- The XML sitemaps provide search engines with a lot of additional information about your website. You can include optional tags that give search engines more data to make crawling the site easier. For example, “changefreq” tells the bot how often your page is updated, while “lastmod” tells the search engine when you last changed it.
- Sitemaps also provides you with information about the Googlebot activity, through Google Webmaster. It is a free tool that helps you evaluate and maintain your website performance in search results.
- An XML sitemap can also remove duplicates from your website. You may have duplicate content on your site, without realising it. This is bad news for your SEO. Duplicate content is removed while using a sitemap.
- It helps large websites, with a lot of content, to organise their indexing in a way that will attract the search engines.
An XML sitemap is highly recommended for:
A new site: sitemaps will help crawlers find a new site and index its pages faster. This will help in starting to appear faster, in search results.
A big website: when we say big we mean a site with thousands to millions of pages. For websites of this size, Google is dedicating a specific Crawl Budget. That is, a certain number of pages that Googlebot crawls and indexes within a given time frame. The sitemap will help make this whole process more efficient for bots, ensuring that each new or updated page appears in the results faster.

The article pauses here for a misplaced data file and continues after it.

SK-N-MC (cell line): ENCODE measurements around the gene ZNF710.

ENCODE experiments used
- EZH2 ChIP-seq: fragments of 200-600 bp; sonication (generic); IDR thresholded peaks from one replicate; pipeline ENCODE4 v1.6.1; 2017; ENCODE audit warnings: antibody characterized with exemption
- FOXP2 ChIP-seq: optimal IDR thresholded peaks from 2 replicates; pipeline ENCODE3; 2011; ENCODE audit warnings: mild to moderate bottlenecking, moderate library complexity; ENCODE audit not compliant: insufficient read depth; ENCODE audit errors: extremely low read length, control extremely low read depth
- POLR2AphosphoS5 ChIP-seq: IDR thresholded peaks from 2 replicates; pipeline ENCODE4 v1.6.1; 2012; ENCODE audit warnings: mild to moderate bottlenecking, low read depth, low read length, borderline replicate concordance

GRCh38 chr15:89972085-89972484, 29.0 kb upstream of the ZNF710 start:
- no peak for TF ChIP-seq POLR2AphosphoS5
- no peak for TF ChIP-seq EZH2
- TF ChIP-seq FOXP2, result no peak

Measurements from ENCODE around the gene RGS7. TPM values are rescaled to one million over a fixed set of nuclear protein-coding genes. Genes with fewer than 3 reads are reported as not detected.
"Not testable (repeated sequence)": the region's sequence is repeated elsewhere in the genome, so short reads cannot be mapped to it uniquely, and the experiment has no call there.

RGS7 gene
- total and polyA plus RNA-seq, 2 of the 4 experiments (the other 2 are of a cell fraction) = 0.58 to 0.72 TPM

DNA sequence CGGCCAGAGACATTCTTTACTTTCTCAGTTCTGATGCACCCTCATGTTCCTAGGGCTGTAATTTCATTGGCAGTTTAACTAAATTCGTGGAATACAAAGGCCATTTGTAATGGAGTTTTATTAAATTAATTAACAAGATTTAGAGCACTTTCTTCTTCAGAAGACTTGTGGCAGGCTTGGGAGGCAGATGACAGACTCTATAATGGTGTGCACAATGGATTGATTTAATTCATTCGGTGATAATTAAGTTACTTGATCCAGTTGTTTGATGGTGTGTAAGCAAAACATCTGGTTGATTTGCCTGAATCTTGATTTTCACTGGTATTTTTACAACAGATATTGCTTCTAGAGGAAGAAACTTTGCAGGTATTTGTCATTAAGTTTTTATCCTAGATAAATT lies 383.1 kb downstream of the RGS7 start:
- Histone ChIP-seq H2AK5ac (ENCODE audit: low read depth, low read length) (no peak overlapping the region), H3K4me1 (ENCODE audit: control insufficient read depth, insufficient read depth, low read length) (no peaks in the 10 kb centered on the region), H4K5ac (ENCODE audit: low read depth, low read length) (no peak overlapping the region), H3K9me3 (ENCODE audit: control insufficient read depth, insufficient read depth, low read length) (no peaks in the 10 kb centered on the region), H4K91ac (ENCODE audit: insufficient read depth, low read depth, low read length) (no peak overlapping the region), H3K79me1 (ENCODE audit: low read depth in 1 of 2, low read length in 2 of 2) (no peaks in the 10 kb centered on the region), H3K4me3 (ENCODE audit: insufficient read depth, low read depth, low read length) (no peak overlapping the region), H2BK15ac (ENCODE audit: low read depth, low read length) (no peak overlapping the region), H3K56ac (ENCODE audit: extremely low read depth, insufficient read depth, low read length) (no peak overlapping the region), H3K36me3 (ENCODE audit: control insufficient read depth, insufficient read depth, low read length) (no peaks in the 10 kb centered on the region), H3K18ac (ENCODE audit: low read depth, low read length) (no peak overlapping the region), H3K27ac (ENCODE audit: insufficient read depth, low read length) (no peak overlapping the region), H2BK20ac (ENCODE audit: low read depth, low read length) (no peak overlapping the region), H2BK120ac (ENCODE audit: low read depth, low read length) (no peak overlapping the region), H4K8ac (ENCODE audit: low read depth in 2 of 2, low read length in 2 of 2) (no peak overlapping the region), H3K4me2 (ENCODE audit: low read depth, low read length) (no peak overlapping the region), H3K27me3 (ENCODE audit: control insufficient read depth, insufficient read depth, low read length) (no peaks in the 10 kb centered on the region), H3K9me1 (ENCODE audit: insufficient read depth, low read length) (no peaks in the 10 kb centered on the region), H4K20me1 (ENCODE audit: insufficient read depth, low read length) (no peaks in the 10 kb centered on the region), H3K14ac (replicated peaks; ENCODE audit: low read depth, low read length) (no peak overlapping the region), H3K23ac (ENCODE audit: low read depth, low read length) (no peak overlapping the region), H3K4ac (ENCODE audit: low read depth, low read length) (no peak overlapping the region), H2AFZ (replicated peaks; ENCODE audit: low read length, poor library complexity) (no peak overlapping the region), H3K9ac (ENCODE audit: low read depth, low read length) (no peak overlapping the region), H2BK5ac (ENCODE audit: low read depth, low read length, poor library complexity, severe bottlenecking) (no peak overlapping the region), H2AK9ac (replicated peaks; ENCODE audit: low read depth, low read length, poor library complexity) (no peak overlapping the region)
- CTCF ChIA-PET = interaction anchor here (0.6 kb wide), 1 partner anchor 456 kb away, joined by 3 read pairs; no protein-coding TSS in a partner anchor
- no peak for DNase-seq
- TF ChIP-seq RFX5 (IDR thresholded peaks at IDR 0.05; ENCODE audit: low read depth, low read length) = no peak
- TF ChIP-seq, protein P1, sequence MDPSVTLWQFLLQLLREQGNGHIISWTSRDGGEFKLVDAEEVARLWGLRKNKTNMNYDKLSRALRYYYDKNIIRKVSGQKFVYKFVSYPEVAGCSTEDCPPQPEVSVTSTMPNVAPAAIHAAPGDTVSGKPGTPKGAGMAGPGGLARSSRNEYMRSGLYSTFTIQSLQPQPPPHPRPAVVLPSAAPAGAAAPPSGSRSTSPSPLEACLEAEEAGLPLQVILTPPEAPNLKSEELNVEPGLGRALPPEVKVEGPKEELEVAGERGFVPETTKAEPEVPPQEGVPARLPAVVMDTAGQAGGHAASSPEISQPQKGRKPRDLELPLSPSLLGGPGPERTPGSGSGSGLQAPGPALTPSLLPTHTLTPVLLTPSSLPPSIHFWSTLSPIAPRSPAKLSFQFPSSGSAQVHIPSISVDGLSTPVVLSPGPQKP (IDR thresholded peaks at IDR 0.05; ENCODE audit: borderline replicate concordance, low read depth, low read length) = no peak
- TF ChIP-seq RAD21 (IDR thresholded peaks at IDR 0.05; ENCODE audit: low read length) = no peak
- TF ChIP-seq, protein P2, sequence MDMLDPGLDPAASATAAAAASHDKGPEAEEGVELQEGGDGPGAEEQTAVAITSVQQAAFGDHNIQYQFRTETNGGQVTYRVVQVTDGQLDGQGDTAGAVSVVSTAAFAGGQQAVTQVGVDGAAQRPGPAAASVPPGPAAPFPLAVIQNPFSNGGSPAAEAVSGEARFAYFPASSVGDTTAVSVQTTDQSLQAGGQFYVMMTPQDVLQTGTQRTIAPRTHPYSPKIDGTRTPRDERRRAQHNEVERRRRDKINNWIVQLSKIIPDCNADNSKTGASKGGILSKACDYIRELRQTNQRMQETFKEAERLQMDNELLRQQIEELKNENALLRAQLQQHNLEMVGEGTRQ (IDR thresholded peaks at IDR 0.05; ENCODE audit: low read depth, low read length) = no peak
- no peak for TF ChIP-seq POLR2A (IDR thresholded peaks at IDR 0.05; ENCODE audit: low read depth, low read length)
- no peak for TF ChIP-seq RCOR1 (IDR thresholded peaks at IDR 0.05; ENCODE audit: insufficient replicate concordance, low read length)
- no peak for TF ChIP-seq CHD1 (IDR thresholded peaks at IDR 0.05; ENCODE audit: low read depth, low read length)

Sites that frequently update their content: ff you are constantly changing the content of your website, a dynamic XML sitemap will help new crawlers index new content in search engines.
You want to make sure that once your site is up and running, Google – by far the most popular search engine – will have access to your XML sitemap as soon as possible. For more specific tips on what to include on your sitemap and how to submit it to Google, follow the tips at the following link.
How to create HTML sitemaps
First, think whether your site needs a sitemap. The main goal with an HTML sitemap is to improve the navigation for your users and, consequently, their experience. For small websites, navigation is usually easy and therefore you don’t need extra help. Start by gathering your most important pages’ URLs. Then, you just need to restructure the footer and add links to these pages. Make sure the sitemap section is easy to read so that your users can find what they are looking for.
How to create XML sitemaps
You don’t need technical skills to do it! There are many tools that can create a sitemap for you. For WordPress websites you can simply use the Yoast SEO Plugin. Not only will it create a sitemap for your website, but it will also update it automatically when you add or remove pages. If this doesn’t suit your needs, check out the sitemap tools list here. Of course, do not forget to submit it to Google Search Console as soon as you create it!